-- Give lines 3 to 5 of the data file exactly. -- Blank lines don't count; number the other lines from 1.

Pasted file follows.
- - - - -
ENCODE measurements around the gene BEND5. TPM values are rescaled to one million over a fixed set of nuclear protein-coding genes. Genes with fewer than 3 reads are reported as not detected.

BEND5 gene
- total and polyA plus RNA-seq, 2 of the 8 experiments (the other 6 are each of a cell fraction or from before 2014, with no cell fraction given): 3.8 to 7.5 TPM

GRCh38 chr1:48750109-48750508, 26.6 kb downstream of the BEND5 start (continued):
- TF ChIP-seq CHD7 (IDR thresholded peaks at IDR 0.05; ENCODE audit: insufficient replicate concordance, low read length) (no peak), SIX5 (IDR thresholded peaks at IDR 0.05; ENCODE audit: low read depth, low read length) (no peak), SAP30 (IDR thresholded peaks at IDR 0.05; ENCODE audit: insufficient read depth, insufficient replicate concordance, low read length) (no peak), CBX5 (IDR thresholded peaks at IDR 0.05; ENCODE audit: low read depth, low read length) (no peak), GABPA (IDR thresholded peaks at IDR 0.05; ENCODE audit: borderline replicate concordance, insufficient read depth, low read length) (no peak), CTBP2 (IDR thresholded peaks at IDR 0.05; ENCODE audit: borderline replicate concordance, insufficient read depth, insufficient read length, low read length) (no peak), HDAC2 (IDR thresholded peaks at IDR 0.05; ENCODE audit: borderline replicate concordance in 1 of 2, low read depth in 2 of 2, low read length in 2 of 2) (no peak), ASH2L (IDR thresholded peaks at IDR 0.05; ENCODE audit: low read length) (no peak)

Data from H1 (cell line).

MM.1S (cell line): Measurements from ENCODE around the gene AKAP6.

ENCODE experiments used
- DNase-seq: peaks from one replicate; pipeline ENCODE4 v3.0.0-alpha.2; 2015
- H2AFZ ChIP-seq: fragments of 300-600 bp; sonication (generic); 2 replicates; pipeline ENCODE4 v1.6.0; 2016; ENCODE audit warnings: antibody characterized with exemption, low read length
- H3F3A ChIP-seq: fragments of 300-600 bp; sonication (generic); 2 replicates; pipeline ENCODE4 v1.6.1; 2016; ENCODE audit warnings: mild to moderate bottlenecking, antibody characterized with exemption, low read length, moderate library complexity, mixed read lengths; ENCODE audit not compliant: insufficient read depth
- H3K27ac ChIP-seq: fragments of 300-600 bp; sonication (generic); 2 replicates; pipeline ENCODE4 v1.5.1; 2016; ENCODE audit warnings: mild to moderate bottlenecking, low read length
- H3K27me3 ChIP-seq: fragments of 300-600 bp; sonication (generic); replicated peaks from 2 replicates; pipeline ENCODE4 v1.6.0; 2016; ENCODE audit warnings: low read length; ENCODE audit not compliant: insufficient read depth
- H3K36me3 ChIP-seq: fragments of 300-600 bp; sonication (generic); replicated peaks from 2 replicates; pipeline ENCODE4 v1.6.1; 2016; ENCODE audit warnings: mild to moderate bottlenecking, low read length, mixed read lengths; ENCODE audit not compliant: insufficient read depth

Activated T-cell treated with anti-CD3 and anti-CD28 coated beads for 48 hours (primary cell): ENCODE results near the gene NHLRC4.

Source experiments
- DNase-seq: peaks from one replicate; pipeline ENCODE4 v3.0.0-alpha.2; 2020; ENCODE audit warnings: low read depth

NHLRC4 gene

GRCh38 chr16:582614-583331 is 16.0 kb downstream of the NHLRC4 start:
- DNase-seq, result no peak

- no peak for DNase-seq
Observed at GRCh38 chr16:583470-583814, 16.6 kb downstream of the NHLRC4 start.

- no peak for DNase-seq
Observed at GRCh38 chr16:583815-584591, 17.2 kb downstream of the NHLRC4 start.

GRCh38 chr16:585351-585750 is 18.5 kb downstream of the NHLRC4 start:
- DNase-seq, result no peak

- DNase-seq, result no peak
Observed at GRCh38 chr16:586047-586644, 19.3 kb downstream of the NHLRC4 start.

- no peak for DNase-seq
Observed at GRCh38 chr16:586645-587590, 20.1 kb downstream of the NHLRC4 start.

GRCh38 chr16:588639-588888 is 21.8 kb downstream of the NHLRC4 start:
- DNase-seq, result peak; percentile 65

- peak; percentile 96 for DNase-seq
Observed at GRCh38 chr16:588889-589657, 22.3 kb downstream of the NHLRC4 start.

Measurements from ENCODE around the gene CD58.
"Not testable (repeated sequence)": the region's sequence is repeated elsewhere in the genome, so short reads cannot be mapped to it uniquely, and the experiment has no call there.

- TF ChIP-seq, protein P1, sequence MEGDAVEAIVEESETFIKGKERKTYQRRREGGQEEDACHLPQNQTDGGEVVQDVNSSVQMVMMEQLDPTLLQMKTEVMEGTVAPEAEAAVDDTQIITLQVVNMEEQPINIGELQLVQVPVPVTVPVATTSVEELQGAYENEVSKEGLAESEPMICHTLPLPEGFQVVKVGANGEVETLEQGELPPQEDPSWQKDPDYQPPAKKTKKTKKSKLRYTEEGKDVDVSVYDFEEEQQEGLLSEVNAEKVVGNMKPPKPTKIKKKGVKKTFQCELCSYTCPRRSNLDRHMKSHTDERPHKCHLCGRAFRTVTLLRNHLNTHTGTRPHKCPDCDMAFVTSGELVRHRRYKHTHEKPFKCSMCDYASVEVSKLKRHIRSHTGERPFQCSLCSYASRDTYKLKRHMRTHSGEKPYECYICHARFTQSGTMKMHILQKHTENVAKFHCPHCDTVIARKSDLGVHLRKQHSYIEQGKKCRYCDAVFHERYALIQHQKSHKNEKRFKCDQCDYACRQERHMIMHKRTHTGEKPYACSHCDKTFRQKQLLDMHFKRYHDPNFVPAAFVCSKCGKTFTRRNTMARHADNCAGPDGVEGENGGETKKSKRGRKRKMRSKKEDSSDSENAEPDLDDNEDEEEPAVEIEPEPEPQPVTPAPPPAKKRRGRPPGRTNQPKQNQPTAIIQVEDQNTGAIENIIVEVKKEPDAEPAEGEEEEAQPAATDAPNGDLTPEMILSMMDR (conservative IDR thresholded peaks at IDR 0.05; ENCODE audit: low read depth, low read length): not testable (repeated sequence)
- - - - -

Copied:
- total and polyA plus RNA-seq, 2 of the 8 experiments (the other 6 are each of a cell fraction or from before 2014, with no cell fraction given): 3.8 to 7.5 TPM

GRCh38 chr1:48750109-48750508, 26.6 kb downstream of the BEND5 start (continued):
- TF ChIP-seq CHD7 (IDR thresholded peaks at IDR 0.05; ENCODE audit: insufficient replicate concordance, low read length) (no peak), SIX5 (IDR thresholded peaks at IDR 0.05; ENCODE audit: low read depth, low read length) (no peak), SAP30 (IDR thresholded peaks at IDR 0.05; ENCODE audit: insufficient read depth, insufficient replicate concordance, low read length) (no peak), CBX5 (IDR thresholded peaks at IDR 0.05; ENCODE audit: low read depth, low read length) (no peak), GABPA (IDR thresholded peaks at IDR 0.05; ENCODE audit: borderline replicate concordance, insufficient read depth, low read length) (no peak), CTBP2 (IDR thresholded peaks at IDR 0.05; ENCODE audit: borderline replicate concordance, insufficient read depth, insufficient read length, low read length) (no peak), HDAC2 (IDR thresholded peaks at IDR 0.05; ENCODE audit: borderline replicate concordance in 1 of 2, low read depth in 2 of 2, low read length in 2 of 2) (no peak), ASH2L (IDR thresholded peaks at IDR 0.05; ENCODE audit: low read length) (no peak)